Justin Trudeau began his speech at Concordia University on Feb. 6 decrying "the tremendous source of cynicism" that is present in politics these days, "...the frustration, the division, the anger..."
Perhaps Mr. Trudeau should listen to his own speech and learn from his own words.
On Jan. 29, the Liberal leader decided to dismiss his entire Liberal Senate Caucus, in a move Liberals everywhere labeled "bold", and "pro-active, practical and smart leadership that gives results", also tweeting: "We saw more leadership on #SenateReform from @JustinTrudeau today than from Harper in 8 yrs!". Liberals patted themselves on the back and received a small bump in the polls. And yet, he was practising the same form of cynical politics he would condemn only a week later in his speeches at McGill, UdeM and Concordia.
Case in point: now that the former Liberal Senate Caucus is no longer representing the Liberal Party in the Senate, the party no longer needs to post the Senators' travel expenses on their website. In a way, this is an attempt at washing their hands clean of any sort of future negative press or scandal over senate travel expenses. Even well-known Liberal Party partisan and former Chrétien staffer, Warren Kinsella, wrote an article about how Trudeau's move "is the stupidest thing, ever" in which the first line of the article is "It won't really fool anyone."
In a post-budget interview with CPAC this past week that exposed his amateurism, Trudeau said "the commitment needs to be a commitment to grow the economy and the budget will balance itself". If only it was that easy. Perhaps Mr. Trudeau should consult with Paul Martin to find out how budgets don't just magically balance themselves.
It is also little wonder why Ralph Goodale is the one who now does most of the talking in Question Period, while Trudeau is off somewhere else, continuing to worsen his attendance record in the House. The Liberal Party should remember the words of Jack Layton during the 2011 election debates, where he pointed out how Michael Ignatieff missed 70 per cent of the votes, and that those "who don't show up for work, don't get a promotion."
It shouldn't be any wonder why Trudeau is rarely in the House of Commons though. Those who have had the misfortune of witnessing Trudeau speak from the House know how cringe-worthy it is to watch. Trudeau has the unfortunate weakness of seeming incredibly insincere, as well as sounding as if he has continuously just memorized a script. One would think being a former drama teacher would have fixed that problem.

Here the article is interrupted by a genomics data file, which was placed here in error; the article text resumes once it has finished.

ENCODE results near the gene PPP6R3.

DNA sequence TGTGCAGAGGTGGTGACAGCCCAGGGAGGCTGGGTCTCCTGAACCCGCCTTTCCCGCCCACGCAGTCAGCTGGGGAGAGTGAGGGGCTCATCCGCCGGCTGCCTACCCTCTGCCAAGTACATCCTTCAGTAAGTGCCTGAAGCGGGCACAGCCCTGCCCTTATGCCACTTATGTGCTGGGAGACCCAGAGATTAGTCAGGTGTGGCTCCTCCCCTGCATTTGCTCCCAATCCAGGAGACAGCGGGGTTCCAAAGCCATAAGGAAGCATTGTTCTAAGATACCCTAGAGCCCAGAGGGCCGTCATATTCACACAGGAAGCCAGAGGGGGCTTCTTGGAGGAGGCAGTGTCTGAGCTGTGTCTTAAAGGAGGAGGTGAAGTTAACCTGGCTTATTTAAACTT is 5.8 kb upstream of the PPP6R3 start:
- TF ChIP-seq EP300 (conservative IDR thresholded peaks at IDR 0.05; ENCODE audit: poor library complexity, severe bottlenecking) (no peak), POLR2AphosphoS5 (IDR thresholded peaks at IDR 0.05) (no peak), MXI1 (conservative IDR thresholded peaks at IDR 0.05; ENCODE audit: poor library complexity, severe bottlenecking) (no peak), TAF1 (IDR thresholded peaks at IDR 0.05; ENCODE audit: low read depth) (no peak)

Liberal Concordia responded to my column last week about Trudeau's Concordia visit, basically reinforcing my argument that Trudeau is all for show and has no substance. They actually wrote that "Trudeaumania is the prime example of a Canadian political cult of personality." Apparently someone forgot to inform the Liberals that "Trudeaumania" is no more -- and with 33 per cent in the latest Ipsos Reid poll, it's hardly something that should be celebrated. I suppose it's better than the 20 per cent support the Liberals were hovering around before Trudeau took the reins of the Party, though. So congrats, I guess.
The Liberal Concordia article also goes on to say how "populists who can speak to the masses, perhaps a bit vaguely, have characterized much of Canadian political landscape for the 20th century", thereby admitting how ambiguous Trudeau is in his public discourses. The article also gives the example how Mackenzie King did not have particularly strong public-speaking skills and yet, still managed to become Canada's longest-serving prime minister. Probably not the best example to give, as I'm sure if today's mass media had been around back then, and practised the same level of scrutiny they do today, they would have picked up on King's peculiarities -- such as communicating with his dead mother and the deceased Sir Wilfrid Laurier in private. Not to mention King's bizarre obsession with Hitler, as well his blatant anti-Semitism.
The article also seems to suggest that I have a problem with Trudeau using his looks for political gain. Not at all. What I do have a problem with is not what's on the outside but rather what's missing inside. If Trudeau had something to complement his apparent good-looks, maybe he wouldn't constantly be criticized for being an empty shell.
If Trudeau doesn't have the ability to speak on cue without sounding amateurish, he will become a walking, talking attack ad against himself, and the gift that keeps on giving to both the Conservatives and the NDP.
This article was originally published in the Prince Arthur Herald
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